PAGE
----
Princess Kimbo, who understands the speech of animals, one day carelessly wishes that her mute brother Willie would disappear and then must save him when he is kidnapped by a troll, in a beautifully illustrated original fairy tale.
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In a kingdom where the palace looks like a sculpture of candy and pink ice cream, Princess Kimbo learns to value her little brother by saving him from a froglike troll. Kimbo, who has understood animals' language since swallowing a magic marble as a baby, isn't fond of Willy, who is mysteriously silent; still, when Grimpoke kidnaps him, she braves the wilderness and cleverly tricks tigers guarding the way, as well as Grimpoke himself. With the help of more magic, conveniently introduced as the story progresses, Willy begins to speak for the first time and the two make their way home. Aside from the sibling rapprochement, the story doesn't resonate with meaning, but it's well paced. Young readers should enjoy the fantasy--especially as visualized in Gazsi's imaginative art: the realistically portrayed children roam a fanciful landscape where cozily grotesque faces peer from every rock and tree. An old-fashioned Disney-style confection. (Young reader/Picture book. 6-9) -- Copyright ©1993, Kirkus Associates, LP. All rights reserved.From School Library Journal:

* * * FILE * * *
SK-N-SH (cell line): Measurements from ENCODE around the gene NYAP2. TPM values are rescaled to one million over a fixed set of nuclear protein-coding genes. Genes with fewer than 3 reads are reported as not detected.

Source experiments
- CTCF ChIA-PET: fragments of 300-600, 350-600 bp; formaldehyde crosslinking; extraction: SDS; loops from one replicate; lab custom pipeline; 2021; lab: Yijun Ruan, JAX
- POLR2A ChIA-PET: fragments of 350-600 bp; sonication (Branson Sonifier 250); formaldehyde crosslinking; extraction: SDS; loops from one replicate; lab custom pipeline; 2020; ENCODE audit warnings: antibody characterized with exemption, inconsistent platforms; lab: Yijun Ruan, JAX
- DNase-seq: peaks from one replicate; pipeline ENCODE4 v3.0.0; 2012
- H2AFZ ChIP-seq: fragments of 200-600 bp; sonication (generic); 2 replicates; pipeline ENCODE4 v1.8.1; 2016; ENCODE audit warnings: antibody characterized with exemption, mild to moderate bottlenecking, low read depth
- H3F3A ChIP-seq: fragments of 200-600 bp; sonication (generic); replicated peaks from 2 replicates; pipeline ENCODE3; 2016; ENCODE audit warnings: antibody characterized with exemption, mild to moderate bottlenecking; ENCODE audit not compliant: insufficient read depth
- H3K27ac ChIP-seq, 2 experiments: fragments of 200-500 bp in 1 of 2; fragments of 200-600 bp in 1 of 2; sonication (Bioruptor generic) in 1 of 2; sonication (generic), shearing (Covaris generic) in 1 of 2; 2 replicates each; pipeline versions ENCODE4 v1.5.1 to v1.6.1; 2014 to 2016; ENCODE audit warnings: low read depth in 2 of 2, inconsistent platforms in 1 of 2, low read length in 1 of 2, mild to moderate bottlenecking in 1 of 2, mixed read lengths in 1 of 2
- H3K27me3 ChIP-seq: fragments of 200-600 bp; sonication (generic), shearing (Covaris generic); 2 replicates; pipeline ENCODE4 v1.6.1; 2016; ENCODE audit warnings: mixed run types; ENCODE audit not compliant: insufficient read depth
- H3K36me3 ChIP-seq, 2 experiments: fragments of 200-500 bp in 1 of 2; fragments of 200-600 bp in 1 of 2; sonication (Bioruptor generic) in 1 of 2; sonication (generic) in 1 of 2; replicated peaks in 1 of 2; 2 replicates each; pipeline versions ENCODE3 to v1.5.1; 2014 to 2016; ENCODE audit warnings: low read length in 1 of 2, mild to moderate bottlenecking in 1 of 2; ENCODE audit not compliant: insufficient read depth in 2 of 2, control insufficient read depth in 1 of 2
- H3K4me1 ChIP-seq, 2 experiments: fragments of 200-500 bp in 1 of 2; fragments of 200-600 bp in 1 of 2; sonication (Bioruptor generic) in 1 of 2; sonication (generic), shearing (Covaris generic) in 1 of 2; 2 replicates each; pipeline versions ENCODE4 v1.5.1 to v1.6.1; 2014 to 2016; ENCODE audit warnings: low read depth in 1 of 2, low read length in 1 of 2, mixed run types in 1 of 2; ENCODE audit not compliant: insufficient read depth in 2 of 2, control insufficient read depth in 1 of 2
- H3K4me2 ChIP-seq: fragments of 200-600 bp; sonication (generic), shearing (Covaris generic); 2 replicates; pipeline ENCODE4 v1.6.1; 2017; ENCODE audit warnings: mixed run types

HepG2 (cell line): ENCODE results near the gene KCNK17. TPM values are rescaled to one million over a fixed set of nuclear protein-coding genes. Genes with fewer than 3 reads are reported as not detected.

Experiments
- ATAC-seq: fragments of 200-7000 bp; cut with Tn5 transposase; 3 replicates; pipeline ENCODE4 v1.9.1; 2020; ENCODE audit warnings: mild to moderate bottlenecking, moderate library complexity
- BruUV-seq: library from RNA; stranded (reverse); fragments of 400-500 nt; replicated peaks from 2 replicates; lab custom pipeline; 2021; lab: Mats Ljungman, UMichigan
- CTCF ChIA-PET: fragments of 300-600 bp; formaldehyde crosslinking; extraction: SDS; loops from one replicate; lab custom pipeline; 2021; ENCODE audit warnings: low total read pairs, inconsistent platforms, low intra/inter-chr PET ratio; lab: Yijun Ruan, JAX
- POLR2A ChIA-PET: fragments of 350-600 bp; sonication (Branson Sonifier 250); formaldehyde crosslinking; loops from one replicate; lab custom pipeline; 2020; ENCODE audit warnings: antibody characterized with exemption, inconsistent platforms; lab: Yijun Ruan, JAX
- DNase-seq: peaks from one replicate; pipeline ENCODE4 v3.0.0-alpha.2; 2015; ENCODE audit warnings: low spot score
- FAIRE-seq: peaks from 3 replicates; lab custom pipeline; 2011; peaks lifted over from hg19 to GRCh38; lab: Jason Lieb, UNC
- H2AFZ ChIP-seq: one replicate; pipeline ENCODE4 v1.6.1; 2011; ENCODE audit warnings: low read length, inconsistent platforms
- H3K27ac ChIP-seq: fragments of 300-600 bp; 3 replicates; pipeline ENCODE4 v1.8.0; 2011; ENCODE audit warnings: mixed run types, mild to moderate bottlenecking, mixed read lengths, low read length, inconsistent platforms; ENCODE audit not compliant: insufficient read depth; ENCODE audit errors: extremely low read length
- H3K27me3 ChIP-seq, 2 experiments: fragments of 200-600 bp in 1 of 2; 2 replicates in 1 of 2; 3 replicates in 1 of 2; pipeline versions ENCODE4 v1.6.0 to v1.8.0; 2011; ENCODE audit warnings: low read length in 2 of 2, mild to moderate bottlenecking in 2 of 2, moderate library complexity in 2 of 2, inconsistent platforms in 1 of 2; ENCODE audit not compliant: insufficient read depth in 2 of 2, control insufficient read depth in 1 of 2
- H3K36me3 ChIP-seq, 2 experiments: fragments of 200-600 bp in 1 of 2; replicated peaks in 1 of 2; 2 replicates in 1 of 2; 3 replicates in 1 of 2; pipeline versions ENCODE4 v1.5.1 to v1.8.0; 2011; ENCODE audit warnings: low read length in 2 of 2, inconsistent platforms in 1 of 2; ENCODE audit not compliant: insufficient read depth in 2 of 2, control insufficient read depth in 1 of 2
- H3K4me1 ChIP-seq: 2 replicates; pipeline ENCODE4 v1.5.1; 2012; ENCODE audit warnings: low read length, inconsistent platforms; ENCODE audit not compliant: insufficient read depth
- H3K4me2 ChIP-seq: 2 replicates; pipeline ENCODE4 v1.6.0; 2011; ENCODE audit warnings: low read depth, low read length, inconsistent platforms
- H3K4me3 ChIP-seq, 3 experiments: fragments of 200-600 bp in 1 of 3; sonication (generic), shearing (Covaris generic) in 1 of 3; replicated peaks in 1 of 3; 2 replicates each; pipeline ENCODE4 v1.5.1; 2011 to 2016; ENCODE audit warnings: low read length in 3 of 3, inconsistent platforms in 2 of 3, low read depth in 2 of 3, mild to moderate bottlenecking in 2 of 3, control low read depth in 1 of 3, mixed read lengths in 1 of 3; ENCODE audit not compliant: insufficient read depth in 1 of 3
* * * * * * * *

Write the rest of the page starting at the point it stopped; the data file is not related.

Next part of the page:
Grade 1-3-When Princess Kimbo is born, she is given a magic marble; when she swallows it, she can converse with animals. When her little brother Willy is born, he is given a pair of squeaky red boots, but never speaks to anyone. He is stolen by the troll Grimpoke, who takes him to his castle. After various adventures, Kimbo rescues Willy and gives up her marble so that he can speak, but receives his boots in exchange. The plot in this lengthy and disjointed picture book is basically the same as that of Outside Over There (HarperCollins, 1981), without Maurice Sendak's book's charm or economical story line. The busy, crowded illustrations are a mix of styles, from almost photographic likenesses of the children, to visual references to the work of Sendak and Maxfield Parrish. There are so many other good fantasy stories available that they need not be listed; this misguided effort should not be included among the ranks.
JoAnn Rees, Sunnyvale Public Library, CA
Copyright 1994 Reed Business Information, Inc.
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Book Description Book Condition: Brand New. Book Condition: Brand New. Bookseller Inventory # 97800602037401.0
Book Description Harpercollins, 1993. Library Binding. Book Condition: New. Bookseller Inventory # DADAX0060203749